Additionally, Square is rolling out PPP loan applications. Take a look at this application guide to help you prepare and gather information and documents you’ll need to apply. If you’ve already applied elsewhere but have not received funding, you can still apply through Square Capital if you receive an invite.

Be on the lookout for an email or update in your Square Dashboard for an invitation to apply. If you don’t use Square currently, sign up for a Square account to begin the application process. Remember, demand for PPP loans remains high and funding may run out quickly. To improve your chances, submit your application as soon as you possibly can.

Here’s more information about PPP loan forgiveness.

Economic Injury Disaster Loans (EIDLs) from the SBA: Typically, EIDLs are for businesses that need financial help due to a natural disaster. As of early March, eligibility for these loans has been extended to businesses that are affected by COVID-19. The CARES Act expands this program and makes it easier to apply.

Learn what small businesses should know about the CARES Act.

Tax changes

Local, state, and federal agencies are making changes to taxes to help put more money back into small businesses. We’re keeping up with local tax regulatory changes in this article.

Here are a few federal tax changes that could help with cash flow and free up funds for payroll.


Options if you can’t make payroll

Your employees are your most valuable assets. Because they’re so valuable, maintaining payroll is a top priority. However, if you’ve explored all your options to free up funds, and you still can’t make payroll, here are a few options available to you and what it could mean for you.


A furlough is a mandatory, unpaid period of time off from work. You would typically do this under circumstances, like in the wake of COVID-19, in which you need to reduce labor costs. In the case of a furlough, employees still maintain their jobs but are required not to work for a defined amount of time (days, weeks, months).

Furloughing allows furloughed employees to file for unemployment benefits while still having a job to return to at some point. Additionally, any benefits you normally give your employees (healthcare, 401(k), etc.) usually continue.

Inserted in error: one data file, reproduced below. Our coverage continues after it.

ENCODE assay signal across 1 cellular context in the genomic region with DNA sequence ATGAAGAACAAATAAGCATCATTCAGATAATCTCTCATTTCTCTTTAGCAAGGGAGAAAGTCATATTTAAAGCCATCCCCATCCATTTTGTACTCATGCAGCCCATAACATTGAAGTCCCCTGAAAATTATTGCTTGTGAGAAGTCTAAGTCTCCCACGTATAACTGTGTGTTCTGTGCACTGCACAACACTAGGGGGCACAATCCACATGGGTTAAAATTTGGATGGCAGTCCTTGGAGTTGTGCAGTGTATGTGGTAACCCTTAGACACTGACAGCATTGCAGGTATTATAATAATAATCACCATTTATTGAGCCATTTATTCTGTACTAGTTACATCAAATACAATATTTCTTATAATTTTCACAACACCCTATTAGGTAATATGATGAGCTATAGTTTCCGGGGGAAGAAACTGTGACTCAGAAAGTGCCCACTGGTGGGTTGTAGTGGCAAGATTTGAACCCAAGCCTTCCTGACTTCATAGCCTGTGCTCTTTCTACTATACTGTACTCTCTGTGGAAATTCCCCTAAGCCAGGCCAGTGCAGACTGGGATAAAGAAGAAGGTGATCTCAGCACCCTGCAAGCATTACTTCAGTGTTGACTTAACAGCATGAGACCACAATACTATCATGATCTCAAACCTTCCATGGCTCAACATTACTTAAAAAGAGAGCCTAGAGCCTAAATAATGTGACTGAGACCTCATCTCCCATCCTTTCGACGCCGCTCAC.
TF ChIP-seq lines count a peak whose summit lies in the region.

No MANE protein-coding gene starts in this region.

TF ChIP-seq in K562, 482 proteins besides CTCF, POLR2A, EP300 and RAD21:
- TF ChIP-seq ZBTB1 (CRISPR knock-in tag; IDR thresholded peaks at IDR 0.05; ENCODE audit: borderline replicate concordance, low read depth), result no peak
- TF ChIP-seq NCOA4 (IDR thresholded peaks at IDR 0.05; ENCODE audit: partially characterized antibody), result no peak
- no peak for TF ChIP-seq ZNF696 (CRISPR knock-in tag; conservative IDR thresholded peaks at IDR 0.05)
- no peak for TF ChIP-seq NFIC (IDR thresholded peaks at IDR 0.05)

To implement a furlough, you’ll have to communicate very clearly and consistently to all your employees about what time period they are required to not work. You can also create specific no-work rules to make the boundaries very clear. If these boundaries aren’t maintained and an exempt employee works (even answering an email), then you would be required to pay them for that whole day. If this happens with a nonexempt employee, you’d have to pay them for the time they work.

Additionally, when you implement a furlough, you’re not required to furlough all employees, so make the choice that works best for your circumstances.

To help you understand the requirements for furlough that apply to you, visit the Department of Labor website and your state and local labor authorities.


Layoffs are when you terminate employees due to problems that aren’t performance related. You might do this if your business has pivoted and certain roles are no longer relevant, or your budget is too constrained to maintain the staff.

Before you decide to do layoffs, know that once you lay off employees, you will be contacted by your state, and your unemployment tax rate is likely to go up.

If you are still sure that conducting layoffs is what you need to do, then you’ll need to be very specific about the layoff details when you communicate them to affected employees. Determine if you’ll provide any support in the form of severance pay, or how employees will collect their final paychecks.

You’ll also need to provide information to your employees about how to collect unemployment benefits. This will vary by state. Check your state’s department of labor website for more information.

Additionally, if you provide healthcare benefits to your employees, then you must provide COBRA coverage. You can also offer to cover a portion of the laid-off employees’ healthcare plans, but you don’t have to.

Make sure you have all these details in writing so employees can reference them at a later date.

Once you’ve had conversations with all laid-off employees, you need to tell the remaining staff about the layoffs. Be sure to communicate clearly and in an appropriate format. Try and anticipate any questions they may have and communicate the answers proactively. Also make sure you leave time to have open dialogues with the remaining staff, so they can ask you questions directly.

None of these decisions are easy to make. You alone know what is best for your business — the choices you make as an employer will be highly personal to you, your business, and your staff.

Sydney Cohen
Sydney Cohen is Content Manager for Square Payroll. She writes about hiring, tax compliance, management, and of course payroll.